July seemed to be a continuation of June – the same problems and the same top articles. Melbourne reintroduced stage three restrictions for – at the time – at least six weeks. The border between New South Wales and Victoria was closed for the first time since the Spanish Flu. 


In August, s p a c e held Australia’s Biggest Virtual Dinner Party will all proceeds supporting Lifeline. Guests followed a cooking demonstration by Atlas Dining, had live entertainment by MADD, and sat around a virtual campfire. 

At F&P, you were still interested in learning about ‘Giving to Fall Back to 2021 Levels: Report, but runner-up, was voyeuristic article How Parachute Digital Moved to a Four-Day Week’. Was this a sign that we were re-prioritising and re-evaluating what was important to us, favouring work-life balanceCould COVID-19 be the push we all need to the four-day working week? 


The Australian economy officially goes into recession. The Victorian Government releases their five-step roadmap to easing restrictions. Would the whole country be looking at a COVID-normal Christmas? 

R U OK? Fundraisers?’ was our top article for September, coinciding with R U OK? Day. We wanted to know whether those working in the sector were okay and look into the strategies and activities organisations had implemented to support their staff. 

This year, R U OK? Day felt even more vital. The toll of social distancing, the stress of uncertaintyfear of illness or financial insecurity, being separated from family and friends was evident. On Tuesday 8 September, Lifeline had its busiest day ever with a record 3326 calls. This is a 30% increase from the same day, last year. 


October was budget month, and we found out that JobKeeper will be extended until March 2021 – a huge relief for the sectorHowever, it wasn’t all good news with no investment into social housing deemed a missed opportunity. After months of free childcare, many also felt like this was the government’s opportunity to boost access and get more women back into the workplace – a win for workplaces and the economy.  

At a time when women were shouldering the burden of frontline care, and also carrying a heavier workload at home, the male-driven recovery scheme put forward by the government seemed … one-sided. 

The trans-Tasman bubble came into effect, allowing travellers from New Zealand into NSW, the ACT and the Northern Territory without having to quarantine. Australian travellers flying into New Zealand were not exempt, however, and would be still required to quarantine for 14 daysVictoria’s State of Emergency and State of Disaster were extended until November.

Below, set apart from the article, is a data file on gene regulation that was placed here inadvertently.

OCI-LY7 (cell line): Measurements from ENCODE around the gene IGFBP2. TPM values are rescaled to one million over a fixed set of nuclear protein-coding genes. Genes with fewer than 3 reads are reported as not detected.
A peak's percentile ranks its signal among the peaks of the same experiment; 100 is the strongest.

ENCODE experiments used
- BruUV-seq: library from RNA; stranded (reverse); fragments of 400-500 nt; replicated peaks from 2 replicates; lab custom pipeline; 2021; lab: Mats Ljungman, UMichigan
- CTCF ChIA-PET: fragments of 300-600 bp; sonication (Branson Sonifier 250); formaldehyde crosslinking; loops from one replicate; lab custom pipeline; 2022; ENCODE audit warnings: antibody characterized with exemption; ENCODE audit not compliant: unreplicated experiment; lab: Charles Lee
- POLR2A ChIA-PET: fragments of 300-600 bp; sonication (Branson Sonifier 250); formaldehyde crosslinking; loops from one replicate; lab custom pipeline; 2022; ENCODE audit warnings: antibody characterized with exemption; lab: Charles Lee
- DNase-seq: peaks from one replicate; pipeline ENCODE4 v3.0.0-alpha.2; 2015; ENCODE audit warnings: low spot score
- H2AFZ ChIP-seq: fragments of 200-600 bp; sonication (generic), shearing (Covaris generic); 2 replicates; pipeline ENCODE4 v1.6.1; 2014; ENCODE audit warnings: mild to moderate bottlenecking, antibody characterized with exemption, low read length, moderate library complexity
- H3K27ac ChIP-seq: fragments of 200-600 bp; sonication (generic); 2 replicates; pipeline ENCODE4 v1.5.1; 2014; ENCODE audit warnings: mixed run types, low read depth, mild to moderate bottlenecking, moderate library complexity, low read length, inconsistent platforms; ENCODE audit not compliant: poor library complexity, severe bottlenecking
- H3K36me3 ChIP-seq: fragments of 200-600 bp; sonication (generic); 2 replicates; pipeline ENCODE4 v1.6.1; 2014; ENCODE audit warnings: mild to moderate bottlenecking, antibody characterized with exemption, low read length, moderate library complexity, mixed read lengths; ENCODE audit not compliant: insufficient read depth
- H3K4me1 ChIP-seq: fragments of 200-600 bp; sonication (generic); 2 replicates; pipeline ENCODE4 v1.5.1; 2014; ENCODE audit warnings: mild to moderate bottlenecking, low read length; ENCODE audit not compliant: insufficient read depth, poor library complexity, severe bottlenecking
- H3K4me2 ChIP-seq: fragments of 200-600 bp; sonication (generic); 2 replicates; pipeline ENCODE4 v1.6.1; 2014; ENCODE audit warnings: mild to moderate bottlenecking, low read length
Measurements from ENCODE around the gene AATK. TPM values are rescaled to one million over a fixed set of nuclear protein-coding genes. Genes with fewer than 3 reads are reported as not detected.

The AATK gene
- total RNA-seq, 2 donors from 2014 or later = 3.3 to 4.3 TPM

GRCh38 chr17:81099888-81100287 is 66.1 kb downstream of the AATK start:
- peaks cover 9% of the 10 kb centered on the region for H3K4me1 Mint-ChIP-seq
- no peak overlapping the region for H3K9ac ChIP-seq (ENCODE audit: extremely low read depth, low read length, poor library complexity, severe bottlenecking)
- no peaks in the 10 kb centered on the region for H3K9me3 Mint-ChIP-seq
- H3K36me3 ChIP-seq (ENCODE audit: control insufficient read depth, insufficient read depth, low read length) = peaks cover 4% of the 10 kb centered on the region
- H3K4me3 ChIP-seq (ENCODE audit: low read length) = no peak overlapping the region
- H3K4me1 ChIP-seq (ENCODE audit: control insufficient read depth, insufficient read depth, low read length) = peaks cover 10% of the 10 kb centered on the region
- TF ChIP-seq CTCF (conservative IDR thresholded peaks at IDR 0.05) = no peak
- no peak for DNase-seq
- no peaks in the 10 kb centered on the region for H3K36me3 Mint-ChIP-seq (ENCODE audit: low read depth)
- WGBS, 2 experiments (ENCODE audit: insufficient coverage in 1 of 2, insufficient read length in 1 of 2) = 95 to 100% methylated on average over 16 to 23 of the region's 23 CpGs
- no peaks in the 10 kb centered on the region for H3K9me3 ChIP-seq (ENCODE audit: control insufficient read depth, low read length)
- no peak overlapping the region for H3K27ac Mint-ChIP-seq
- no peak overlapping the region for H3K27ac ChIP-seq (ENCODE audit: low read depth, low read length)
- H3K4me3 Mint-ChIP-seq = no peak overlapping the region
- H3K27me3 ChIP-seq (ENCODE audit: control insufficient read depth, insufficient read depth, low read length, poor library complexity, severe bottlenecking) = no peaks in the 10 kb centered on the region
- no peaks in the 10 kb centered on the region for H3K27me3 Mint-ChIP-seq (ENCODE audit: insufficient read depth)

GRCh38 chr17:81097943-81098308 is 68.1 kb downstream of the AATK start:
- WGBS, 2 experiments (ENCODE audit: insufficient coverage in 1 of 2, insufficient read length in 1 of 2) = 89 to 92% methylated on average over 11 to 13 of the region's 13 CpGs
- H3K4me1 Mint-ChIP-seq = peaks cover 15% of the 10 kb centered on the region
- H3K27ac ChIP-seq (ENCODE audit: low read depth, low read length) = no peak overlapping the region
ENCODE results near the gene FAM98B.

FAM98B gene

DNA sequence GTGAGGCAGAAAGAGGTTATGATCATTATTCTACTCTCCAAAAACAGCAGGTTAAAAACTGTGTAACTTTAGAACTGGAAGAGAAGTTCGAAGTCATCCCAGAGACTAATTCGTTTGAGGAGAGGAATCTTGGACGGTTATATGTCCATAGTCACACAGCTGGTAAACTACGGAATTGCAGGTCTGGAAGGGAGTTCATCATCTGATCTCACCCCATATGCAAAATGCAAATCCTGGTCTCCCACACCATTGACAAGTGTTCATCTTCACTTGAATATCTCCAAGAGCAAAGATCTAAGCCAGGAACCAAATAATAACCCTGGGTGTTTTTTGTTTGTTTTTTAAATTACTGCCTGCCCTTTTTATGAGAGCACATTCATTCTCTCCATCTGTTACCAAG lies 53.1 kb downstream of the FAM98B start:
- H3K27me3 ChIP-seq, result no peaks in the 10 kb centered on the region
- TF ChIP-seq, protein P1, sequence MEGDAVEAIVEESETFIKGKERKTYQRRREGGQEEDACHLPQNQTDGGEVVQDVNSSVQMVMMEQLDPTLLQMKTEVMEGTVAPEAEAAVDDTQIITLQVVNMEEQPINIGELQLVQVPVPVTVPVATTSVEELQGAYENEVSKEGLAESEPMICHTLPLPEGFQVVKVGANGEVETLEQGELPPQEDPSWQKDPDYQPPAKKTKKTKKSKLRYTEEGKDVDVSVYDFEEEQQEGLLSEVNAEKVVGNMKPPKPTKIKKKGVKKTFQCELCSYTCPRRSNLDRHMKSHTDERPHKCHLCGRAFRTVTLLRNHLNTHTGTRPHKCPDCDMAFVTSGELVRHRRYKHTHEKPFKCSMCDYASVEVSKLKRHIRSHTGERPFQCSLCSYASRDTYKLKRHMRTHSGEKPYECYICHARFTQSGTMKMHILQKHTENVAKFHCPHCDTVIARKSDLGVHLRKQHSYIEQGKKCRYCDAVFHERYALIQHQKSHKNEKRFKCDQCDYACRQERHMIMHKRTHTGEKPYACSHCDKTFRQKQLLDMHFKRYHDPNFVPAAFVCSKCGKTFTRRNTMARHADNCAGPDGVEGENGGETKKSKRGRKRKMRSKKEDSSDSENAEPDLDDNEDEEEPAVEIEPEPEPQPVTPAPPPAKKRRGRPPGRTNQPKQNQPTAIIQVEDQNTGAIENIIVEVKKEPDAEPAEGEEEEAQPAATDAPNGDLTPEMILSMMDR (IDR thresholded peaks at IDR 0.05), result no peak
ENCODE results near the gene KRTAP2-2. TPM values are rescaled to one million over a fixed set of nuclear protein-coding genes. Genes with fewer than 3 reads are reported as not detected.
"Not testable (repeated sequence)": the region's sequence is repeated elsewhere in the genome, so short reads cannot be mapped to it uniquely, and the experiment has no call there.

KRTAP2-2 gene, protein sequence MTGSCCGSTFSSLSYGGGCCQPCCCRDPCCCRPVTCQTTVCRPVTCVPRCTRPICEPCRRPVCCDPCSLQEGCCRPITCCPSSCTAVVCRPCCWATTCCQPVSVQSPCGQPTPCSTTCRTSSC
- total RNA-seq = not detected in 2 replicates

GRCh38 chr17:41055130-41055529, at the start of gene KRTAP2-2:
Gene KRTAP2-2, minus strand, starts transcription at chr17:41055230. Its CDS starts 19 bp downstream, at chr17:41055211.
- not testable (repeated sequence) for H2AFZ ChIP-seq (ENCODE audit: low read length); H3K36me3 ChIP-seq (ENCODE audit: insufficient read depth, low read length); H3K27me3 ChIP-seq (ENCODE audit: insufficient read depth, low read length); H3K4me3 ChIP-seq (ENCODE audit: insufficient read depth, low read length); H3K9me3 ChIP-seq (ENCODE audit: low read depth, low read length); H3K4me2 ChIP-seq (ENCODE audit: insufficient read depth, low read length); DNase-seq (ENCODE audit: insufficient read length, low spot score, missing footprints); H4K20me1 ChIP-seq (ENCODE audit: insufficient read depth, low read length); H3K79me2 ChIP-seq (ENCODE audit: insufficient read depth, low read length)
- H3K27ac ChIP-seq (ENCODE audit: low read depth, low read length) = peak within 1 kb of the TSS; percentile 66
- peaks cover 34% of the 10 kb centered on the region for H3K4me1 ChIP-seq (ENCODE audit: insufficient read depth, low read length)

Meanwhile, Goodcompany released a list of the best workplaces to give back in 2020, which you were all keen to read about. We covered Origin Energy’s win in our article Best Workplaces to Give Back 2020’.


We recorded our first day of zero cases of community transmission! But only a few weeks later, South Australia deals with another outbreak and reintroduced a number of restrictions. On 24 November Victoria record no active cases – the first time since February. We all feel like we’re starting to see the light at the end of the tunnel. 

We also had the hottest November in Australia’s history, but we did see some near average rain for spring meaning excellent conditions for grain farmers.  

Not only were all eyes on the U.S. election, but your eyes were also on the announcement that Barhead Solutions was the official launch partner for Microsoft’s Fundraising and Engagement for Dynamics 365 sales. We covered the story here. 


While we’re not even halfway through this month, it’s probably no surprise that everyone’s looking forward to waking up in 2021. On 1 December, we published an article ‘Income Down, Stress Way Up in the Wake of the Pandemic Reveals New Report, which showed that the entire sector is in need of a holiday (domestic, of course). 

The RESET 2020 National Impact+Need Research study by The Xfactor Collective, supported by Equity Trustees, aims to capture the impacts of COVID-19. Their second phase of their study reveal that the sector is finishing the year working longer hours with less volunteer support and less income. We’re also feeling more frustrated, exhausted, anxious and stressed. 

What the study shows is that while, there is no doubt some much-needed time off is what the doctor has ordered, we also need to make sure that we come back in 2021 and learn from this year. The global pandemic has exacerbated existing limitations of the sector and the wellbeing of the workforce is coping the brunt of it.  

So let’s make a new year resolution: that we come back refreshed and ready to solve the world’s problems, but also to change how we work, fundraise and support each other. Our sector depends on it.